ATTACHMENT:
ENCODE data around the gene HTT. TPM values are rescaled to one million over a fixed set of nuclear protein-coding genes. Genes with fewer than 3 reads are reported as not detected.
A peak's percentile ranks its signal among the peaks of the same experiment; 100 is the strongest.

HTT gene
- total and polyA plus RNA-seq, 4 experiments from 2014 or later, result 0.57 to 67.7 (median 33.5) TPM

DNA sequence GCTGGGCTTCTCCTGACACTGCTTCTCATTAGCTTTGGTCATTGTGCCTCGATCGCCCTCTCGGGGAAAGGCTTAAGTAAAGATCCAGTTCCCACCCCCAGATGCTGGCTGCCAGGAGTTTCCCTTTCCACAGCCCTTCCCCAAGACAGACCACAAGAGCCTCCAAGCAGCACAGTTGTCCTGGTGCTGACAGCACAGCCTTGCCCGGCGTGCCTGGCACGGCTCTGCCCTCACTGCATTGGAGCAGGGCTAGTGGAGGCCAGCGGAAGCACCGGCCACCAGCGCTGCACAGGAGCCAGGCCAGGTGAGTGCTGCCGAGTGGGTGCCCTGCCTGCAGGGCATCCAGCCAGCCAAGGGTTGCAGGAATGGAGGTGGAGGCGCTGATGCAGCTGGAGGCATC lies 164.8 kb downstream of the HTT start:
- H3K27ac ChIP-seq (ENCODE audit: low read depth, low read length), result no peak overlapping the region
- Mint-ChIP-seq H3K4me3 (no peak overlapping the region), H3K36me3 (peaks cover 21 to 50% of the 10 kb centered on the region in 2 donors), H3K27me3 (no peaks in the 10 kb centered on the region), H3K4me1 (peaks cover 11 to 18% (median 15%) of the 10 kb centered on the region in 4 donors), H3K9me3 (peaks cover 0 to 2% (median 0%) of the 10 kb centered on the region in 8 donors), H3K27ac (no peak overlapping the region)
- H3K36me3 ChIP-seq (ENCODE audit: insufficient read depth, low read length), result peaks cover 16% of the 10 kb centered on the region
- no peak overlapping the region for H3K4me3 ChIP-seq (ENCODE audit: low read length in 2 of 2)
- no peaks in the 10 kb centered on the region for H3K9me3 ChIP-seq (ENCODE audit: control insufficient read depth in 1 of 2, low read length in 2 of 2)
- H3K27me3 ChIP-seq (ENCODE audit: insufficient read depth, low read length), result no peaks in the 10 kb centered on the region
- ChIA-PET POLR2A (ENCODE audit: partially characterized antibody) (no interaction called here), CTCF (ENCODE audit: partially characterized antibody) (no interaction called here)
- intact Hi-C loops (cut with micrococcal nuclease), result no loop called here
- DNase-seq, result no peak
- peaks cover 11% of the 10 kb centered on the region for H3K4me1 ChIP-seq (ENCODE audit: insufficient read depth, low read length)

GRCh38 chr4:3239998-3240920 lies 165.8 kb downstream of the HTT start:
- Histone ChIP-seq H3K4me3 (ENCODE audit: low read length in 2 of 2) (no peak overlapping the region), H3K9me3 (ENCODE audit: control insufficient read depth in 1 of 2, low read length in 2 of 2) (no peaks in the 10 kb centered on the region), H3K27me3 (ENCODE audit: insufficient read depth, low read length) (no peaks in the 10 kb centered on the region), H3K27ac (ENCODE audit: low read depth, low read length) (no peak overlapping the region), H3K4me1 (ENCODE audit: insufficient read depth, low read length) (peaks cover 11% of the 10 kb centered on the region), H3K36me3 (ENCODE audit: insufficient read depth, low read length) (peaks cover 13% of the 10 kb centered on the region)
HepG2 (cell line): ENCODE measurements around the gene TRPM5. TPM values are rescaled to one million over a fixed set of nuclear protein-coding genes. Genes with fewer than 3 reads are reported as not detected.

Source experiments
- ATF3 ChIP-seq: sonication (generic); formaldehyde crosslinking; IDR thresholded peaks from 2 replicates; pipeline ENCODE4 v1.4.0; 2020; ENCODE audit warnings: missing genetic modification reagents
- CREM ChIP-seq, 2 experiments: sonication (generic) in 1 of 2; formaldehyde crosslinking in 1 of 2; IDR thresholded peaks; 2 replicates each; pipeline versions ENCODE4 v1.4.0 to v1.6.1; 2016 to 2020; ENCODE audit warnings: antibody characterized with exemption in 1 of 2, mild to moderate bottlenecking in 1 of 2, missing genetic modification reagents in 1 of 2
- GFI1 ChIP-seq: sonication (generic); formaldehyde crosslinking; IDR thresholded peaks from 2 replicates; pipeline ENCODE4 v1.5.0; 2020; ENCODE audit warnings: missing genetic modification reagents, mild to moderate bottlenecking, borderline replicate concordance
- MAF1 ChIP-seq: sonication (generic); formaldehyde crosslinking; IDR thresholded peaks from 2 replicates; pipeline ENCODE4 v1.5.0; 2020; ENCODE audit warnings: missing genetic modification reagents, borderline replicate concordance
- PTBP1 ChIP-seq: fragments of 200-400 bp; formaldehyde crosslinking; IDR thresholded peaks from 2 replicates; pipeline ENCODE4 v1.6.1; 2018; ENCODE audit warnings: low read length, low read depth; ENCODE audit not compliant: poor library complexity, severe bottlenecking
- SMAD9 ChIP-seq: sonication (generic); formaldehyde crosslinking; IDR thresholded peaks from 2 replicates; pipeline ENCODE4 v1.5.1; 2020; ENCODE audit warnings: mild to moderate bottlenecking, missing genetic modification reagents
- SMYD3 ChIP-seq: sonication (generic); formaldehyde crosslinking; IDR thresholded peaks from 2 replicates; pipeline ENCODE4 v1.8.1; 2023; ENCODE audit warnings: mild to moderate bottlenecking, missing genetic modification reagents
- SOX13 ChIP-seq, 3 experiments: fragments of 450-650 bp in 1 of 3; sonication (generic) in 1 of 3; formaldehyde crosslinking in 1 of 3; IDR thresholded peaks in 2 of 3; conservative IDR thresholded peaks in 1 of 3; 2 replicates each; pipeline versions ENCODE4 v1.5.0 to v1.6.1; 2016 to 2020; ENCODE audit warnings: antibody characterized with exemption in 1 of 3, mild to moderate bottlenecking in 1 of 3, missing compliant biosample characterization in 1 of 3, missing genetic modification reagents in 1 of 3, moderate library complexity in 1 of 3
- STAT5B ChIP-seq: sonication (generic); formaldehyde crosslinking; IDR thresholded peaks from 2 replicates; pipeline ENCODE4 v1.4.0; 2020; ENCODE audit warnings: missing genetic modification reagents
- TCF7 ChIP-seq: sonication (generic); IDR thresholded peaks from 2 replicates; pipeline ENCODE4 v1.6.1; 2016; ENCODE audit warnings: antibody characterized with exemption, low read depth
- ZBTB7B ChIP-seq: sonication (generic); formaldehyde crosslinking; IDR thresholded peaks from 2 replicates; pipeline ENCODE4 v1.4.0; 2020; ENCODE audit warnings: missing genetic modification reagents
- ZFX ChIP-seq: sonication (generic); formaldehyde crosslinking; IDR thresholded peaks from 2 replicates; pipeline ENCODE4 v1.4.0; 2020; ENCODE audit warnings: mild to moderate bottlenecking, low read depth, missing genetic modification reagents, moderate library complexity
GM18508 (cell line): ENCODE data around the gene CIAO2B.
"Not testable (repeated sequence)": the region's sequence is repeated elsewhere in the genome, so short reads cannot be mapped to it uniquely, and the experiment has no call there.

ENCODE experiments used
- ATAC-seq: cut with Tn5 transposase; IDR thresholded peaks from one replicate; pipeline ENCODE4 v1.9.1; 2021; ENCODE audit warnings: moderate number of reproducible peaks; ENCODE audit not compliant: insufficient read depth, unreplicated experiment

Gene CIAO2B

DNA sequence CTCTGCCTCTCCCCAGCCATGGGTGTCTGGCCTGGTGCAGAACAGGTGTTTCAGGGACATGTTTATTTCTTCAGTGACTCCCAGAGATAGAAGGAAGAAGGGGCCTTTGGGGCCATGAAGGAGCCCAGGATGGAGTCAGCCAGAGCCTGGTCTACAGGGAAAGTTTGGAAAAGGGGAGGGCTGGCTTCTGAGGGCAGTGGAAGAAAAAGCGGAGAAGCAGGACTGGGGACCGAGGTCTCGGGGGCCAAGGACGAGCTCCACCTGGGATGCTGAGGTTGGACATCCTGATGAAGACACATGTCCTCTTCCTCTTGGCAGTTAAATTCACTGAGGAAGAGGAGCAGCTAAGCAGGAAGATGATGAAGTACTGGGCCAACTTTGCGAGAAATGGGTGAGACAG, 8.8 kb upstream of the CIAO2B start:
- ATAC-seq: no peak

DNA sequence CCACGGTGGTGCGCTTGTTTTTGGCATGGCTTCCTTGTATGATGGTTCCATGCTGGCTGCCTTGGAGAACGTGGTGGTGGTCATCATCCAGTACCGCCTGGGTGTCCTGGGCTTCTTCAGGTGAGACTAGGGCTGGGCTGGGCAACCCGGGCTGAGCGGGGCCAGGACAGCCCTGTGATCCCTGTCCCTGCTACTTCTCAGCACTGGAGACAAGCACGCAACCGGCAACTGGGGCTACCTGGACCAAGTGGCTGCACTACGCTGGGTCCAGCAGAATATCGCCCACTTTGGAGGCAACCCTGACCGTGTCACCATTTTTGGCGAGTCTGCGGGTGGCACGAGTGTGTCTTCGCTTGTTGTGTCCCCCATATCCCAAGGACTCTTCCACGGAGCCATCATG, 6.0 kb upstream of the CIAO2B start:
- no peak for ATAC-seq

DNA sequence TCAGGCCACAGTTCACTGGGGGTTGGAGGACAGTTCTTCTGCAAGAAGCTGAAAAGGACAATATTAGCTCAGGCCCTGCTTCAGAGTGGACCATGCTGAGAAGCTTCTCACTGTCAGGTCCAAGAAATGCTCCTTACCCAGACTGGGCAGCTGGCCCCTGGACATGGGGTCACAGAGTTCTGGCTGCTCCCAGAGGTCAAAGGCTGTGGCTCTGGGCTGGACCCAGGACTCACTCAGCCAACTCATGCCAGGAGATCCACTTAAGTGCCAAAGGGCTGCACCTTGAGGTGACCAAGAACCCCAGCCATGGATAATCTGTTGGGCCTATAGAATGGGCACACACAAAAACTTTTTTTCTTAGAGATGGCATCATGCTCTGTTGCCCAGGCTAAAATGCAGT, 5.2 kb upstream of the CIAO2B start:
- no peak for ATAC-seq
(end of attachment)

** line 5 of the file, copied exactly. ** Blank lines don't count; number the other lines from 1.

DNA sequence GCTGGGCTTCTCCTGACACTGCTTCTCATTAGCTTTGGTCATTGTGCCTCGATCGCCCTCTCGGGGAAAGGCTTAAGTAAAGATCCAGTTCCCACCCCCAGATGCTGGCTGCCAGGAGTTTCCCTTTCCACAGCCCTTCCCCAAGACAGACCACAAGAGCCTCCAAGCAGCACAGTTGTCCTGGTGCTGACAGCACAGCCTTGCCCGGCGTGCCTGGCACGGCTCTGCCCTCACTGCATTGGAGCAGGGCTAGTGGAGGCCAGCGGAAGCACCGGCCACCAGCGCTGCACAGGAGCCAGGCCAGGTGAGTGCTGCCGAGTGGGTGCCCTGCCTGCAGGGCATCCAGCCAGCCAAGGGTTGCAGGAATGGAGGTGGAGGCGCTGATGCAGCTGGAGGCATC lies 164.8 kb downstream of the HTT start: